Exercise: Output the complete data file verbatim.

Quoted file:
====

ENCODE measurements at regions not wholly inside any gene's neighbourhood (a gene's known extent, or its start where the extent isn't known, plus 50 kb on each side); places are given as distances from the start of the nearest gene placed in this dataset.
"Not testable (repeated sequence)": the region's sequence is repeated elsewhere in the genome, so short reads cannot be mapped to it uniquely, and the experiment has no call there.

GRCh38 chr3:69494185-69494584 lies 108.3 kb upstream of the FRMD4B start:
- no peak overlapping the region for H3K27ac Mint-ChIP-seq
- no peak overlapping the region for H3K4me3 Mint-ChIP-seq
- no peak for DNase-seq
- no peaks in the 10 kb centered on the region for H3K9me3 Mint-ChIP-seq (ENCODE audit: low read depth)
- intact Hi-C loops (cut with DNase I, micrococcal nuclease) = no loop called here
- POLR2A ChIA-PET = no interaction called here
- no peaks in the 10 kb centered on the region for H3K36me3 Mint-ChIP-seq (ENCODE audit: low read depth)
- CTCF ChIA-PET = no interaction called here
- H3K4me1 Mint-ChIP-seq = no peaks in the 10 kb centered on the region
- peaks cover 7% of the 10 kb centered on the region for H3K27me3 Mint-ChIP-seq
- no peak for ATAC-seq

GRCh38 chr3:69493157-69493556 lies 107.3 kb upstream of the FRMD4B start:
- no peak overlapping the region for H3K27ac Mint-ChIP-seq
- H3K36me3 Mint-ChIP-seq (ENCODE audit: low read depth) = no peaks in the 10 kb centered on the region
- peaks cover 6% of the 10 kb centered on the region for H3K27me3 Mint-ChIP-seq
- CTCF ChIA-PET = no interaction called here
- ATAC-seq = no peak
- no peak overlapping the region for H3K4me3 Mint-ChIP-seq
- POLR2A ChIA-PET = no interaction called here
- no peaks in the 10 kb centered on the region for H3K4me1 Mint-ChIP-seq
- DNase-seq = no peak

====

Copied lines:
ENCODE measurements at regions not wholly inside any gene's neighbourhood (a gene's known extent, or its start where the extent isn't known, plus 50 kb on each side); places are given as distances from the start of the nearest gene placed in this dataset.
"Not testable (repeated sequence)": the region's sequence is repeated elsewhere in the genome, so short reads cannot be mapped to it uniquely, and the experiment has no call there.

GRCh38 chr3:69494185-69494584 lies 108.3 kb upstream of the FRMD4B start:
- no peak overlapping the region for H3K27ac Mint-ChIP-seq
- no peak overlapping the region for H3K4me3 Mint-ChIP-seq
- no peak for DNase-seq
- no peaks in the 10 kb centered on the region for H3K9me3 Mint-ChIP-seq (ENCODE audit: low read depth)
- intact Hi-C loops (cut with DNase I, micrococcal nuclease) = no loop called here
- POLR2A ChIA-PET = no interaction called here
- no peaks in the 10 kb centered on the region for H3K36me3 Mint-ChIP-seq (ENCODE audit: low read depth)
- CTCF ChIA-PET = no interaction called here
- H3K4me1 Mint-ChIP-seq = no peaks in the 10 kb centered on the region
- peaks cover 7% of the 10 kb centered on the region for H3K27me3 Mint-ChIP-seq
- no peak for ATAC-seq

GRCh38 chr3:69493157-69493556 lies 107.3 kb upstream of the FRMD4B start:
- no peak overlapping the region for H3K27ac Mint-ChIP-seq
- H3K36me3 Mint-ChIP-seq (ENCODE audit: low read depth) = no peaks in the 10 kb centered on the region
- peaks cover 6% of the 10 kb centered on the region for H3K27me3 Mint-ChIP-seq
- CTCF ChIA-PET = no interaction called here
- ATAC-seq = no peak
- no peak overlapping the region for H3K4me3 Mint-ChIP-seq
- POLR2A ChIA-PET = no interaction called here
- no peaks in the 10 kb centered on the region for H3K4me1 Mint-ChIP-seq
- DNase-seq = no peak